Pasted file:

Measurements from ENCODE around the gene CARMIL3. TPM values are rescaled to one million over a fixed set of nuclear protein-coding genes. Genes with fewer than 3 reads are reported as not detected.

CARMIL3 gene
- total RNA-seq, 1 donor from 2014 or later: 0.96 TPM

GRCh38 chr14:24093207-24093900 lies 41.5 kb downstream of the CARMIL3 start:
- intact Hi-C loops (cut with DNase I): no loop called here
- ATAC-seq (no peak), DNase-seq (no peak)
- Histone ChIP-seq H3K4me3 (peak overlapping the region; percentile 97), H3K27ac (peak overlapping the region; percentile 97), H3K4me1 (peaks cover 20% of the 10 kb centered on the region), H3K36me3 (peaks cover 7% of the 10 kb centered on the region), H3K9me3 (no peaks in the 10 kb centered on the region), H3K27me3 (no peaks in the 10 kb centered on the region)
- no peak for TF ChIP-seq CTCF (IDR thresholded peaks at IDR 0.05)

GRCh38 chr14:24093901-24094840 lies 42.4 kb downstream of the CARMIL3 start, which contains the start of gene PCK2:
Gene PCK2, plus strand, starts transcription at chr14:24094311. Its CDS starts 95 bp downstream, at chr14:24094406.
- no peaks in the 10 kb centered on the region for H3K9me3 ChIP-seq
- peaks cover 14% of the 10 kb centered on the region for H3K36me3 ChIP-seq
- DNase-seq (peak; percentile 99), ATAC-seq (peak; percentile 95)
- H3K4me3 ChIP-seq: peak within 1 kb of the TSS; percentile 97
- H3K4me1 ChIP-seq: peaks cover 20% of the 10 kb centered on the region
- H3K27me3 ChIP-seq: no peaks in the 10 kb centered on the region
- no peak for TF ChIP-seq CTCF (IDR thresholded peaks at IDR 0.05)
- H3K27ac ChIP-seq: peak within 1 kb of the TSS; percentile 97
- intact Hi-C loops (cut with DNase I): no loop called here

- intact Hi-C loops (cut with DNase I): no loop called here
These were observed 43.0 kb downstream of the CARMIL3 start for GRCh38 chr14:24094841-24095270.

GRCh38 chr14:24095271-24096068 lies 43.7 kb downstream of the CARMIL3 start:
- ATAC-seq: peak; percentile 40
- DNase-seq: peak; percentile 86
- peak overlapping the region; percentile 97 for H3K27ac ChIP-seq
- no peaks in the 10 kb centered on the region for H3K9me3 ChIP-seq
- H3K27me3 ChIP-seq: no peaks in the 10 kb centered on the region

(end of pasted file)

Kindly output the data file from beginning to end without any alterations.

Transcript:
Measurements from ENCODE around the gene CARMIL3. TPM values are rescaled to one million over a fixed set of nuclear protein-coding genes. Genes with fewer than 3 reads are reported as not detected.

CARMIL3 gene
- total RNA-seq, 1 donor from 2014 or later: 0.96 TPM

GRCh38 chr14:24093207-24093900 lies 41.5 kb downstream of the CARMIL3 start:
- intact Hi-C loops (cut with DNase I): no loop called here
- ATAC-seq (no peak), DNase-seq (no peak)
- Histone ChIP-seq H3K4me3 (peak overlapping the region; percentile 97), H3K27ac (peak overlapping the region; percentile 97), H3K4me1 (peaks cover 20% of the 10 kb centered on the region), H3K36me3 (peaks cover 7% of the 10 kb centered on the region), H3K9me3 (no peaks in the 10 kb centered on the region), H3K27me3 (no peaks in the 10 kb centered on the region)
- no peak for TF ChIP-seq CTCF (IDR thresholded peaks at IDR 0.05)

GRCh38 chr14:24093901-24094840 lies 42.4 kb downstream of the CARMIL3 start, which contains the start of gene PCK2:
Gene PCK2, plus strand, starts transcription at chr14:24094311. Its CDS starts 95 bp downstream, at chr14:24094406.
- no peaks in the 10 kb centered on the region for H3K9me3 ChIP-seq
- peaks cover 14% of the 10 kb centered on the region for H3K36me3 ChIP-seq
- DNase-seq (peak; percentile 99), ATAC-seq (peak; percentile 95)
- H3K4me3 ChIP-seq: peak within 1 kb of the TSS; percentile 97
- H3K4me1 ChIP-seq: peaks cover 20% of the 10 kb centered on the region
- H3K27me3 ChIP-seq: no peaks in the 10 kb centered on the region
- no peak for TF ChIP-seq CTCF (IDR thresholded peaks at IDR 0.05)
- H3K27ac ChIP-seq: peak within 1 kb of the TSS; percentile 97
- intact Hi-C loops (cut with DNase I): no loop called here

- intact Hi-C loops (cut with DNase I): no loop called here
These were observed 43.0 kb downstream of the CARMIL3 start for GRCh38 chr14:24094841-24095270.

GRCh38 chr14:24095271-24096068 lies 43.7 kb downstream of the CARMIL3 start:
- ATAC-seq: peak; percentile 40
- DNase-seq: peak; percentile 86
- peak overlapping the region; percentile 97 for H3K27ac ChIP-seq
- no peaks in the 10 kb centered on the region for H3K9me3 ChIP-seq
- H3K27me3 ChIP-seq: no peaks in the 10 kb centered on the region